How concerned should people really be? Humphrey’s personal impression is that there is a sense of frustration and tiredness in some areas. Some parts of the military have been very, very busy for over 10 years now, and people are getting tired. Many people are also tired of being punished for success – to some, there is a sense that Defence has been able to save the political reputation of every Prime Minister for the last 10 years, and yet it continues to be cut, slashed and attacked. It is hard to stay motivated when people see no light at the end of the tunnel – there is no clear indicator that the long term trend of managed force level decline will be reversed until the military fails. On the one hand it is clear that there is a lot of frustration out there, and people will continue to vote with their feet. But the more interesting question is how many of those people leaving would have left anyway? The average period of service for non-commissioned personnel is nine years – while the recent cuts won’t have helped morale, it’s probably fair to say that many of those leaving may well have left anyway.

The much more interesting question is how morale will cope after 2015. In theory, with HERRICK over, and the military returning to the UK, then morale should improve as deployments reduce, and the Army returns to a more ‘barrack life’ focus. Humphrey strongly suspects that there will be little noticeable difference to CAS surveys – people will still find fault, but this time because they are bored with the lack of opportunities to soldier. As noted, people will find a reason to grumble and be down.

So what does all this mean? Well, it’s clear that the MOD is trying to focus far more on the future, through structural reform, organisational change and emphasising success on operations. Whether people like it or not, Defence has shown it can not only reform itself, but also deliver what is asked of it on operations. Yes morale appears on the surface to be shaky, but whether this is a genuinely accurate reflection on the situation is less clear.

What is clear though is that for a traditionally quiet time of year, this has been anything but a ‘quiet silly season’…


  1. I note a worrying trend here Sir H.
    The majority of your recent epistles have been far too positive. If, as you claim, the majority are only too willing to grumble about perceived injustices, then why is it that only 10% of the services filled in CAS?
    Perhaps they are busy meeting operational needs and don't have much time for form filling. ;)

  2. To be fair, surveys using far less than 10% of a given demographic have proved accurate in the past, not least as to voting intention.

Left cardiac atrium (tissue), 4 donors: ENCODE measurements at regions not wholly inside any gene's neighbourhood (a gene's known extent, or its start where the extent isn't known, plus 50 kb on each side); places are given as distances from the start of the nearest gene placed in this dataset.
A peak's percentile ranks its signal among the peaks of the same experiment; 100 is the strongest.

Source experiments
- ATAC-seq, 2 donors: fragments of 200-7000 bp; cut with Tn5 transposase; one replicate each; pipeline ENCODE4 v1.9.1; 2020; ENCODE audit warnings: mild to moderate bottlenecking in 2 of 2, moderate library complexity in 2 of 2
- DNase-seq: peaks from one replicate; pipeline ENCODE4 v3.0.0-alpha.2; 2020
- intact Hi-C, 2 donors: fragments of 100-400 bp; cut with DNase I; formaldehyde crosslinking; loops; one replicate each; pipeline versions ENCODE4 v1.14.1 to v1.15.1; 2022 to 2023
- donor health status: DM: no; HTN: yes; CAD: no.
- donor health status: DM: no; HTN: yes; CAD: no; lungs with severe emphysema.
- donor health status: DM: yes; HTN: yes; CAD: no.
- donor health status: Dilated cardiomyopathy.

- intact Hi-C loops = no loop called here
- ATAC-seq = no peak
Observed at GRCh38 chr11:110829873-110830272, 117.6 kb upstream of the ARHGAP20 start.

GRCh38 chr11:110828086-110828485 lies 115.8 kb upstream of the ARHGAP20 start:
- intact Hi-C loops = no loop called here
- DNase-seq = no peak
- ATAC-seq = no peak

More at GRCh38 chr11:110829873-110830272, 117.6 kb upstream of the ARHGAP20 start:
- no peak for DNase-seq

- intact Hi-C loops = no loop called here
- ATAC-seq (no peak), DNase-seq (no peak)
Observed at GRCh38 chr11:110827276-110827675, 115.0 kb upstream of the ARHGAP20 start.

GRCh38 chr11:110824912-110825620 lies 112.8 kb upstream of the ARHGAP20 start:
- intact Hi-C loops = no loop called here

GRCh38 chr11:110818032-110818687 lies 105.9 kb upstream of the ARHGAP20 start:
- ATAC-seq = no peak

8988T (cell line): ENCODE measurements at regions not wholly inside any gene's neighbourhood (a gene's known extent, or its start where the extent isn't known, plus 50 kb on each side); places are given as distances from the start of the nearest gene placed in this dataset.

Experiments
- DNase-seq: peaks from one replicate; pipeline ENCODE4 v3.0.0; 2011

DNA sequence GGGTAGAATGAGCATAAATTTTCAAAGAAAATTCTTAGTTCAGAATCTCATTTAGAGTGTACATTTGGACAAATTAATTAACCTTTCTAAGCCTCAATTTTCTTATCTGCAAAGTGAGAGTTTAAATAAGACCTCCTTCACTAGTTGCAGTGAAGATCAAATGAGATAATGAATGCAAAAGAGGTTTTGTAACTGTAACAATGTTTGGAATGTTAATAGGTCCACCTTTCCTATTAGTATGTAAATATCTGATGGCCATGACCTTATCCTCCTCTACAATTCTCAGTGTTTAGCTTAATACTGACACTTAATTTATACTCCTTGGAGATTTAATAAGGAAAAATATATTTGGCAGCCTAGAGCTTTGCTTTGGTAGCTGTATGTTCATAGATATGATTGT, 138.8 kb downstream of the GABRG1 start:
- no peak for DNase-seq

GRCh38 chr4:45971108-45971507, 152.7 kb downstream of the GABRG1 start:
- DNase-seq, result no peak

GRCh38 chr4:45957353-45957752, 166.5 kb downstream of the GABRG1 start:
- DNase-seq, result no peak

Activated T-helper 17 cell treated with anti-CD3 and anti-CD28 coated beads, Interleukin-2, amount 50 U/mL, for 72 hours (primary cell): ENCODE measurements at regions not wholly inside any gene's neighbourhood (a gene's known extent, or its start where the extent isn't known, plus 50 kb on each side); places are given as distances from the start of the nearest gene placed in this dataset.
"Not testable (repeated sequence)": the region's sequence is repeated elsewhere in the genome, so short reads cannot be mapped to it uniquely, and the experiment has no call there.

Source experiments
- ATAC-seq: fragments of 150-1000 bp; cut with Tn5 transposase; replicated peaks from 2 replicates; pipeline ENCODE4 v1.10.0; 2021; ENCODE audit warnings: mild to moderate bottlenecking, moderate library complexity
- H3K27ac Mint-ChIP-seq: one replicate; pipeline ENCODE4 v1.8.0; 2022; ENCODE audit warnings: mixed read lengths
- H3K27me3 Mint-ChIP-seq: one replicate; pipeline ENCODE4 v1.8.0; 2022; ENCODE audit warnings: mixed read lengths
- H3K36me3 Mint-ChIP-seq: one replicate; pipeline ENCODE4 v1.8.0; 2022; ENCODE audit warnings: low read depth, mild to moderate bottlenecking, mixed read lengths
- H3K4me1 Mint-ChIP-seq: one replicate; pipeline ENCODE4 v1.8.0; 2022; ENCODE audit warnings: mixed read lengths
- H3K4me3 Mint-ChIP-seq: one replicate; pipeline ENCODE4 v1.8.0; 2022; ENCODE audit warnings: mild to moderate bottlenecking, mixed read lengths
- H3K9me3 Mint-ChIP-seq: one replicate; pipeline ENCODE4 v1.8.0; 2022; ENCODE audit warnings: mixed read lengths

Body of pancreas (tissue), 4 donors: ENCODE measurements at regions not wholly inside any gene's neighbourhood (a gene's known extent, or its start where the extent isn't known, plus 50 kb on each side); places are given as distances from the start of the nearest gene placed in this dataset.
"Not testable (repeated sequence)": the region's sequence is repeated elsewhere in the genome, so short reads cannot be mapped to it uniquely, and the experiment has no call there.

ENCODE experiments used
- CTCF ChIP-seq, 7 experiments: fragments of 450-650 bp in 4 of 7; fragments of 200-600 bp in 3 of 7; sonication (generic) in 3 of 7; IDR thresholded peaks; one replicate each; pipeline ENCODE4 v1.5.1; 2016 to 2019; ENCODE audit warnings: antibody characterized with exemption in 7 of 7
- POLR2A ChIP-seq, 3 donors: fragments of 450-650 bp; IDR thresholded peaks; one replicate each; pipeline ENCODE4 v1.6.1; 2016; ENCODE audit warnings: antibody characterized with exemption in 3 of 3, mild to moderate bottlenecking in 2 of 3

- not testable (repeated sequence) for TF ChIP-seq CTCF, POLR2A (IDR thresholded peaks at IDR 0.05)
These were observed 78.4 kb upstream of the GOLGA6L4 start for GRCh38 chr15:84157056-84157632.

People are now, including yourself I believe, considering voting with their feet.

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  4. Another interesting and thought provoking article Sir Humphrey.I firmly agree with finances being delegated to service chiefs to be allocated as they see fit, for after all they should be the person who knows what's really needed. I hope they will be able to then work closer together to make the most of the money, rather than fighting against each other. The inter-service rivalry has had detrimental impacts on our armed forces in the past.

    On the subject of reducing the cost of the entitlements that senior staff enjoy, i believe caution has to be taken. While I agree money shouldn't be wasted, we still want the best and brightest in the military. To attract people of high quality to the military we do need to pay the price. Though is has been proven time and time again how good leadership can make a big difference and so may be money well spent.

    Although you have a point Anonymous, I have to agree with Sir Humphrey on surveys, people are much more likely to raise faults in a survey than say everything is fine.

  5. The question with any survey is how representative the respondents are, not how many. This goes way back to the famous Literary Digest poll on Roosevelt's second campaign - the Digest had one of the biggest samples in the history of polling, but it was a self-selecting sample and turned out to be completely wrong (it predicted a Republican landslide). Gallup correctly predicted Roosevelt to win and win big on the basis of a sample of about 1,000 respondents - but the sample was designed to be representative, and then weighted to match the population precisely.

    If they really wanted an accurate barometer of opinion, they wouldn't use an open-response survey.

  6. You wrote: "...the total number of respondents was barely 12000 personnel, out of a whole military force of over 200,000 (when one includes reserves). A response rate of barely 10% is probably not the most accurate barometer of service attitudes..."

    According to the DASA report, 28,249 AFCAS Surveys were distributed between February and May 2012. Overall, just under 12,880 responses were used in the analysis, giving an overall response rate of 46%. The report also explains the methodology employed for the statistical analysis. See

  7. The AFCAS does only get about 12k responses, but not everyone is ssampled - the response rate is normally about 30% or so - which is stratospheric compared to most surveys.
    The results are also weighted based on demographics. So, the results are more representative than you suggest.
    Also, whilst it's true that people tend to only respond when they have something to say (i.e. very positive or very negative), many surveys are distributed through COs, who apply the whip. There's often a suspicion that many junior ranks/ratings tend to tow the line rather than say what they really think.